In support of this interpretation it may be surther observed, that there was reason to expect, about that time, some such declaration as this respecting the cessation of the Mofaical law. For St. Luke insorms us, that the "law and the prophets were until John;" that is, they were to continue in force till John the Baptist had (as our Lord expresses it) restored all things, had preached thofe great doctrines of repentance and redemption by the blood of Christ, by which men were restored to a right state of mind, and the savour of God; till he had thus prepared the way for the Meshah, and publicly announced the kingdom of God; and then they were to be superseded by the Christian dispensation. Accordingly, not long after the death of John, the scene of the transsiguration took place; and this great revolution, this substitution of a new system for the old one, was made known in that remarkable manner to the three disciples. This secondary meaning here assigned to the vision on the mount, will assist us in explaining an injunction of our Lord to his disciples, for which, though other reasons have been assigned, yet they are not, I think, altogether satissactory.

In the 9th verse we are told, that as they came down from the mount, Jesus charged the disciples, saying, "Tell the vision to no man, till the Son of man be risen again from the dead."

If the only intent of the transsiguration had been to represent, by an expressive action, our Lord's resurrection and exaltation, and a suture day of retribution, it is not easy to assign a sussicient reason why this injuriction of se


cflecy, till aftCT his resurrection, should have been given 5 because he had already foretold his resurrection to his disciples*, and he also apprized them before his death of his coming in glory to judge the worldf. . It does not therefore appear, how the publication of the vision on tht mount could have been attended with any other consequence, than 'that of confirming what Jesus had already made known.

3 .:

But if we suppofe that one purpofe of the transsiguration was to typisy the abolition of the ceremonial law, and the establishment of the evangelical, a plaitt reason presents itself for this command of keeping it for some time private; for it was one of those truths which the first converts were not able to bear. Great numbers of them, though they sirmly believed in Christ, yet no less sirmly belived that the Mofaical dispensation was still in sull force. This prejudice, it is well known, continued several yean after our Lord's resurrection. Mention is made "of iev"eral thousand Jews who believed, and yet were all zeal"ous of the law." And it was the suspicion that St. Paul had forsaken, and taught others to forsake Mofcs, which brought his lise into the most imminent danger, and actually occasioned his imprisonment. No wonder then that a transaction which was designed to presigure this very doctrine that St. Paul was charged with, and that was 1b ossensive to the Jewish converts in general, should be thought unsit by our Lord to be publicly divulged till some time, perhaps a considerable time, after his resurrection.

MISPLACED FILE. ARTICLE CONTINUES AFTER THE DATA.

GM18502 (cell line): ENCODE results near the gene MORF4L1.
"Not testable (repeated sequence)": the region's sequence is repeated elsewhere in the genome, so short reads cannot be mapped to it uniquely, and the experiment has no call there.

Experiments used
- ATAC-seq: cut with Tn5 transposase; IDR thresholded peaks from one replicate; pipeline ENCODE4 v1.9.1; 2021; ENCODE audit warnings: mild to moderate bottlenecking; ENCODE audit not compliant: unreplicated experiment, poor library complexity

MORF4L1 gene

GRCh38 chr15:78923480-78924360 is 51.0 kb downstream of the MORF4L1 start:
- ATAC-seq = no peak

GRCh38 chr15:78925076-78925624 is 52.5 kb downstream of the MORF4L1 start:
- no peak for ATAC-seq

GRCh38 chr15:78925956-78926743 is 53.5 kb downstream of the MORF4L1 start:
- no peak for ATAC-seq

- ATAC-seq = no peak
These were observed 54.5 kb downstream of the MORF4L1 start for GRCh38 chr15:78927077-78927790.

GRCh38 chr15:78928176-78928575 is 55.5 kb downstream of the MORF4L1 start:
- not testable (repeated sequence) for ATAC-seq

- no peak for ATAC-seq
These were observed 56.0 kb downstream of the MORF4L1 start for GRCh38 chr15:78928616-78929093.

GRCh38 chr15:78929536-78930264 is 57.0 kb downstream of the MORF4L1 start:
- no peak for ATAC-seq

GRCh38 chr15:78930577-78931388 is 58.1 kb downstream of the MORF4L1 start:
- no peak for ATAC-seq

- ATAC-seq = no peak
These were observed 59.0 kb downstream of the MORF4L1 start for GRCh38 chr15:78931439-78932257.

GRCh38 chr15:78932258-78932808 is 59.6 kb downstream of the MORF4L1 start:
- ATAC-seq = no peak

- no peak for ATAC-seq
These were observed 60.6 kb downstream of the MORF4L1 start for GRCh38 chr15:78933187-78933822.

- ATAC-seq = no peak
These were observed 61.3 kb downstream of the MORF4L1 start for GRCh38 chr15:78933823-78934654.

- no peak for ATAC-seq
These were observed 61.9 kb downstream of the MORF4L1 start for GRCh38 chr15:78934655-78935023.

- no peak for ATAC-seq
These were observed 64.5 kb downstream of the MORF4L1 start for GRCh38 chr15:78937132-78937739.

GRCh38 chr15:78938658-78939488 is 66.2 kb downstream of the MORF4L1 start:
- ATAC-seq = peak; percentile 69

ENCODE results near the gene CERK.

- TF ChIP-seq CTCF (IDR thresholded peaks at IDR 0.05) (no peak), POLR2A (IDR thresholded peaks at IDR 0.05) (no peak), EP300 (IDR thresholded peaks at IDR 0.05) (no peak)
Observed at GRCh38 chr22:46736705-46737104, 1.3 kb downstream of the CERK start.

From the whole, then, of the preceding observations, it appears, that the transsiguration of Christ was one of thofe emblematical actions, or sigurative representations, of which so many instances have been pointed out, andat the same time very distinctly explained, and elegantly illustrated, by some of our best divines.

The things represented by this signissicant transaction


1. "t . *Chap. xvi. Si. f Chap, xxv.

First, the suture glory of Christ, a general resurrection, and a suture retribution.

Secondly, the abrogation of the Mofaical, and the establishment of the evangelical dispensation.

And the immediate purpofe of these representations was, as I before observed, to correct two inveterate prejudices which prevailed among the disciples, and the Jewish converts in general.

Of these one was the extreme offence they took at any mention of the death and sufferings of Christ, which they conceived to be utterly inconsistent with his dignity.

The other was their peisiiation that the ceremonial law was not done away by the Gofpel, but that they were to exist together in sull force, and to have an equal obedience paid to them by all the disciples of Christ.

But though the removal of these prejudices was, as I conceive, the primary and immediate design of the transsiguration, yet there are also purpofes of great utility to all Christians in general in every age, which it might be, and probably was intended to answer.

In the sirst place it affords one more additional proof of the divine mission of Christ, and the divine authority of his religion.

It is one of the sew occasions on which God himself was pleased, as it were, perfonally to interpofe, and to make an open declaration from heaven in savour of his Son.— "This is my beloved Son, in whom I am well pleased: hear ye him." Two other instances only of this kind occur in the Gofpels; one at our Saviour's baptism, the other on his praying to his Father to save him from the sufferings that awaited him.

Now these signs from heaven may be considered at a distinS speciet of evidence, different both from miracles and prophecies, frequently and earnestly wished for by the